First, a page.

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Determining your own prognosis in the hospital

October 14, 2009
Non-Clinical Clinical Prognostic Indicators
Good Prognosis:
Your doctor hasn’t seen you yet, and you’ve been waiting for (insert average wait time) hours.
You’re in a bed in the hallway.
Your complaint consists of “months” or “years” of pain/nausea/headache/X Y Z.
You’ve come to the emergency department for a second opinion, despite multiple subspecialist evaluations.
You answer yes to every symptom the doctor asks you about.
You get a blood draw, but no IV.
The only medication you’re given is tylenol.
Your doctor says the words “probably” and “virus” in the same sentence.
You are talking on your cellphone, playing a game, or chit-chatting.
You are talking on your cellphone, playing a game, or chit-chatting and the doctor has to ask you to stop.
You “just wanted to get it checked out.”
Your primary care doctor sighs on the phone when the emergency physician calls him or her.
Bad Prognosis:
You get not one, but two IVs.
You remark, as my GI bleeder did last night, “Boy, I’ve never been to a hospital so attentive and efficient!”
You get your own personal doctor to take you to the CT scanner.
Multiple doctors, nurses, and staff greet you in your room.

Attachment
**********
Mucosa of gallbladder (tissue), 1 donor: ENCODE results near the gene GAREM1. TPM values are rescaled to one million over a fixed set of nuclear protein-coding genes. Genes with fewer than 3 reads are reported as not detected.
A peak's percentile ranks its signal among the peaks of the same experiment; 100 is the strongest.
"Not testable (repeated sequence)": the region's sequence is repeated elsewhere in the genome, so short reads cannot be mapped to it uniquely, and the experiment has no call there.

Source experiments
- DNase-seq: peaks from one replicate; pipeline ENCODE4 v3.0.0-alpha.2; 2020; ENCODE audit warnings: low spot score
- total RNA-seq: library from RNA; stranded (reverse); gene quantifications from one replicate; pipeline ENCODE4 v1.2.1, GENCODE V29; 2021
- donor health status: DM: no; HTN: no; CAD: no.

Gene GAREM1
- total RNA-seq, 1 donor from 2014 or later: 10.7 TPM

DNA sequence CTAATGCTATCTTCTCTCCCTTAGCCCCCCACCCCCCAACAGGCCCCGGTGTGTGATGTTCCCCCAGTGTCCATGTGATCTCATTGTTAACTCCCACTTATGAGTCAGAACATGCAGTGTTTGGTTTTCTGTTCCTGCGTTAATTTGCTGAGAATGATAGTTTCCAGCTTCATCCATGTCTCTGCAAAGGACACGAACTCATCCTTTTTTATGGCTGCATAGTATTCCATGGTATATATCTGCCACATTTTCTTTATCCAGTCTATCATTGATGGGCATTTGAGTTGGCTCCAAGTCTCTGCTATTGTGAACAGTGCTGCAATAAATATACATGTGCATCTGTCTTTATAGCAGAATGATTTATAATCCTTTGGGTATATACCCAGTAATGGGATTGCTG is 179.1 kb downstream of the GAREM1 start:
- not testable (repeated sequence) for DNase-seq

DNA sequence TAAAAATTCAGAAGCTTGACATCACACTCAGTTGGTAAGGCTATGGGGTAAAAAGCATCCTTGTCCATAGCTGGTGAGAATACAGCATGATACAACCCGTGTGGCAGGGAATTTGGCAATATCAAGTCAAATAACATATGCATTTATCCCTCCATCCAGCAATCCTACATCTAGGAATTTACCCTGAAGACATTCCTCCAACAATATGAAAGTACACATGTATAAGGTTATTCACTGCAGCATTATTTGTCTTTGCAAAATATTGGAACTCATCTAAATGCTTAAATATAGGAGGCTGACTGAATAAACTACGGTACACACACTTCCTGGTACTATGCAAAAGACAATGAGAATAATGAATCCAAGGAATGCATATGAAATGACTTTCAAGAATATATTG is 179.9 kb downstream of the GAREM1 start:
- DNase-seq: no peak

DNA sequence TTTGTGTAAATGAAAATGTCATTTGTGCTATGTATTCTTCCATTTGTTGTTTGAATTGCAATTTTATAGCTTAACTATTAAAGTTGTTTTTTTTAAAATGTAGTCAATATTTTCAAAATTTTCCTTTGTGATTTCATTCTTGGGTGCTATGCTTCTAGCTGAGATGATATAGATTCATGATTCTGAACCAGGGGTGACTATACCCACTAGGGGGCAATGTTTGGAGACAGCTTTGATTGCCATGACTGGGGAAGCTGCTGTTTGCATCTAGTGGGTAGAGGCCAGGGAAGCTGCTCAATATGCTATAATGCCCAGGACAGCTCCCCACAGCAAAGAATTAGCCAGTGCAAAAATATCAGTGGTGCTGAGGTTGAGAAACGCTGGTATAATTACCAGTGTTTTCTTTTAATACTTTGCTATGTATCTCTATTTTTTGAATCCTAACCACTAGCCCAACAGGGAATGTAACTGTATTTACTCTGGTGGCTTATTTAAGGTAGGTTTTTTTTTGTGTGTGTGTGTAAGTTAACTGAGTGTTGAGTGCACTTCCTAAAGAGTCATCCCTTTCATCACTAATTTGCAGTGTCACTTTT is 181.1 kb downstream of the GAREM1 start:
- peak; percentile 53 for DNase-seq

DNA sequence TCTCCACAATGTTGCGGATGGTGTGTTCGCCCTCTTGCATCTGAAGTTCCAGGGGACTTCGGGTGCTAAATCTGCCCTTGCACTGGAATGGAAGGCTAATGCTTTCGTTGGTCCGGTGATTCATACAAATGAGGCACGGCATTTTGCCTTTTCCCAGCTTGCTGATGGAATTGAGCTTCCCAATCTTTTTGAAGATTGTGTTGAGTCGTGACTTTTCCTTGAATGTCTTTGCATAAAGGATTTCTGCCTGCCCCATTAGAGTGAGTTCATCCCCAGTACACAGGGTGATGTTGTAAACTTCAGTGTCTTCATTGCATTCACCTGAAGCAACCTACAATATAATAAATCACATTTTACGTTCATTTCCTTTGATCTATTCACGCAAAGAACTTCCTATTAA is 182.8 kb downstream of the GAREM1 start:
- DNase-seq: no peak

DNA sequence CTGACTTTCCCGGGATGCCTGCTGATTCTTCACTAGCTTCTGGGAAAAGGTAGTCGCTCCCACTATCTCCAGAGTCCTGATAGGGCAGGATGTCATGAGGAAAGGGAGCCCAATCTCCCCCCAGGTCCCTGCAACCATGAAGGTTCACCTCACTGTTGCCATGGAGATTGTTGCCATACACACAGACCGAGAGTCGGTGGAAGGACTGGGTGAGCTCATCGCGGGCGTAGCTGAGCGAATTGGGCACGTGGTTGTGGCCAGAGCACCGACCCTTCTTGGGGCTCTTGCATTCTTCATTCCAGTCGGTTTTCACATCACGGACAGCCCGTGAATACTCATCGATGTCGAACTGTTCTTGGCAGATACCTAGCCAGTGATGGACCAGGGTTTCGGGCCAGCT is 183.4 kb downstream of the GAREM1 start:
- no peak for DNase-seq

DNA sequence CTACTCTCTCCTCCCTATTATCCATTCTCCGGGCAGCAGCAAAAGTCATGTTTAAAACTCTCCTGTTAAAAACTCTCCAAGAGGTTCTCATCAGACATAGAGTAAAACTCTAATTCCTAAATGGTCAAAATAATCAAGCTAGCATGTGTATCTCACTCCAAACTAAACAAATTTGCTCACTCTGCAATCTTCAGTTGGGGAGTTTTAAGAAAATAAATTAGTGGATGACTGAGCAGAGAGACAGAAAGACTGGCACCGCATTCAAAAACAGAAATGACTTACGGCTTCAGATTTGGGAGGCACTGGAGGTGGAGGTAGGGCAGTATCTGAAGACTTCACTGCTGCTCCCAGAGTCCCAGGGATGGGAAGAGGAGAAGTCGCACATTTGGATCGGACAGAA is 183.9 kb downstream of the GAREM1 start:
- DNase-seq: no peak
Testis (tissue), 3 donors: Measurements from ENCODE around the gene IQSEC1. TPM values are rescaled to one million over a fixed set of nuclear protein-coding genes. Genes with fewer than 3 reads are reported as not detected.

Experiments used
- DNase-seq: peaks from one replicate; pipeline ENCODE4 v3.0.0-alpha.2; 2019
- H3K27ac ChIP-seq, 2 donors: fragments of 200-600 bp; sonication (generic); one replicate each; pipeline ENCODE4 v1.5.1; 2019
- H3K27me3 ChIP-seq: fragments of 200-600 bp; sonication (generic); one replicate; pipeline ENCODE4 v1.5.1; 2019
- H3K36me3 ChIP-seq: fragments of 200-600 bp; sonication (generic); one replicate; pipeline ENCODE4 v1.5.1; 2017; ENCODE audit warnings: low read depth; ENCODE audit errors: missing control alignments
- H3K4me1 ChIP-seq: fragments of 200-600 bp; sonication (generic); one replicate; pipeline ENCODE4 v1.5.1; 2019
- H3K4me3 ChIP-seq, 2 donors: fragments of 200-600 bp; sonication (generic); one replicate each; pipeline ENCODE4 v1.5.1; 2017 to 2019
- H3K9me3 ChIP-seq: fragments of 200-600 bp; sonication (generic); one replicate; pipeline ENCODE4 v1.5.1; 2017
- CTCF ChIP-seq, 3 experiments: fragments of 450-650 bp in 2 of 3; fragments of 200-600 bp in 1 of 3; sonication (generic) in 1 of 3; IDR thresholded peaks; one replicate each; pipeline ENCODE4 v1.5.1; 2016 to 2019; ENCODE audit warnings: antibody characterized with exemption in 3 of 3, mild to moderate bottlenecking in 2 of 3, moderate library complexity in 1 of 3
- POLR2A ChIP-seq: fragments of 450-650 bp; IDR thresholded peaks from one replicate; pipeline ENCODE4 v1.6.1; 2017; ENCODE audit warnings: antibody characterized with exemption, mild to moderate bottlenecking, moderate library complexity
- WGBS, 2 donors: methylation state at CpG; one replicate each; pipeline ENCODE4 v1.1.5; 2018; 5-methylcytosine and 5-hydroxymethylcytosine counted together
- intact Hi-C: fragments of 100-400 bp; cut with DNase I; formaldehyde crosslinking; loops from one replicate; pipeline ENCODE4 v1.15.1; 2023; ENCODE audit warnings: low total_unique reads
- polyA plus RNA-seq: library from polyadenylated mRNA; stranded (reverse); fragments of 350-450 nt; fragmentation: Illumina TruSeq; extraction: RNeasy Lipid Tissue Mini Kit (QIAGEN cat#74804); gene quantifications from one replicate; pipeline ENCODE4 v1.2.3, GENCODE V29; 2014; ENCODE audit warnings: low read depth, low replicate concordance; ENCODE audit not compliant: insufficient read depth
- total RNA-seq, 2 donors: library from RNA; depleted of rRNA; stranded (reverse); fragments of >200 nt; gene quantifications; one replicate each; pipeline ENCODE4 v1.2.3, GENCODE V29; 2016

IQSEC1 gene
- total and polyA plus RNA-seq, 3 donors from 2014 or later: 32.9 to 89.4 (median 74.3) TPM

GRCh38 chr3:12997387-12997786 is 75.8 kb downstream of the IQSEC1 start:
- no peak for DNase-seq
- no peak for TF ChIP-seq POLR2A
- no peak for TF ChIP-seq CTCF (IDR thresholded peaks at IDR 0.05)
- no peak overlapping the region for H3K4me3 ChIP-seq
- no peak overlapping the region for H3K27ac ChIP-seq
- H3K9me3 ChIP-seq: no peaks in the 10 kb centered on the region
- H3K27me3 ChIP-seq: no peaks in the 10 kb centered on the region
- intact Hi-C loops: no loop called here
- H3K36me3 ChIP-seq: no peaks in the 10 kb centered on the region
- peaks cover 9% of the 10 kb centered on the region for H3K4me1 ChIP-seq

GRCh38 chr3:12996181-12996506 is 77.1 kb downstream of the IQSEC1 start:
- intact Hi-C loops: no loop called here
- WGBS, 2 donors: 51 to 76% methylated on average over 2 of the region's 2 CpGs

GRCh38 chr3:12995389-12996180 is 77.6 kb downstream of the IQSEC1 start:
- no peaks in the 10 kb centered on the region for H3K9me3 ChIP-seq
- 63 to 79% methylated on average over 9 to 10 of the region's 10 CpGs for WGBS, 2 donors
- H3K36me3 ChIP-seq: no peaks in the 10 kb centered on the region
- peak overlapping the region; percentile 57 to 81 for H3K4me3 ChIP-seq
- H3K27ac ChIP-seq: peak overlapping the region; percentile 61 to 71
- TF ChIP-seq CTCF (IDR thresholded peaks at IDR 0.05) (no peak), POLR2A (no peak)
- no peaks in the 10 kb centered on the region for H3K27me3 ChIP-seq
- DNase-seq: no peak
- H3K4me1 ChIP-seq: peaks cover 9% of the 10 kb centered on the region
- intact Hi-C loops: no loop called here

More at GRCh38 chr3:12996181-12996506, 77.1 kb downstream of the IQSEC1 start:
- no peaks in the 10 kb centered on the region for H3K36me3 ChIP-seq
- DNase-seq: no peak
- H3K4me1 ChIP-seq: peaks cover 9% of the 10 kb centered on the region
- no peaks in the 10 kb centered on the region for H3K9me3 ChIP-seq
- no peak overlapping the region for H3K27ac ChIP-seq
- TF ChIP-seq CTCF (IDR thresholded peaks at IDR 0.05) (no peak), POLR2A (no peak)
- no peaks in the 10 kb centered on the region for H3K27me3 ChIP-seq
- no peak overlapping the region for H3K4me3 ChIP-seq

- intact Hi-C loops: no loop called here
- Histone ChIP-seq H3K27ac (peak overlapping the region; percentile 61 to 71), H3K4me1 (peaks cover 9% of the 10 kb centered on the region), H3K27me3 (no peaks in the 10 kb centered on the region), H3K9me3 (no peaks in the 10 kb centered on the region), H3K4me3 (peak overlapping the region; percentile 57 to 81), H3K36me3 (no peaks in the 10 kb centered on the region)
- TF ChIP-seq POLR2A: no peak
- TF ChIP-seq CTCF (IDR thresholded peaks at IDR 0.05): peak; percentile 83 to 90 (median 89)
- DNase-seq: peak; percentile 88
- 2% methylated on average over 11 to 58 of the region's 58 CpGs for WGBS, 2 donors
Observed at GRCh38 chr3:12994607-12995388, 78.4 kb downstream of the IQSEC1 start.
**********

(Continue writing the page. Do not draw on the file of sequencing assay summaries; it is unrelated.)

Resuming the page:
The triage nurse walks you to your room and points at you while speaking to the doctor.
You get a room all to yourself.
You get a monitor.
Your monitor keeps beeping, even though you’re not doing anything.
Your doctor keeps checking on you.
Your doctor sticks a finger in your bottom.
You don’t argue with the doctor about getting this treatment or that one.
You are kind, good-natured, and have been a good person in this life.

“Non-Clinical Clinical Prognostic Indicators”

[from The Central Line; visit for the full lists]

Good Prognosis:

  • Your doctor hasn’t seen you yet, and you’ve been waiting for (insert average wait time) hours.
  • You’re in a bed in the hallway.
  • Your complaint consists of “months” or “years” of pain/nausea/headache/X Y Z.
  • You’ve come to the emergency department for a second opinion, despite multiple subspecialist evaluations.
  • You answer yes to every symptom the doctor asks you about.
  • You get a blood draw, but no IV.
  • The only medication you’re given is tylenol.

Bad Prognosis:

  • You get not one, but two IVs.
  • You remark, as my GI bleeder did last night, “Boy, I’ve never been to a hospital so attentive and efficient!”
  • You get your own personal doctor to take you to the CT scanner.
  • Multiple doctors, nurses, and staff greet you in your room.
  • The triage nurse walks you to your room and points at you while speaking to the doctor.
  • You get a room all to yourself.
  • You get a monitor.
  • Your monitor keeps beeping, even though you’re not doing anything.
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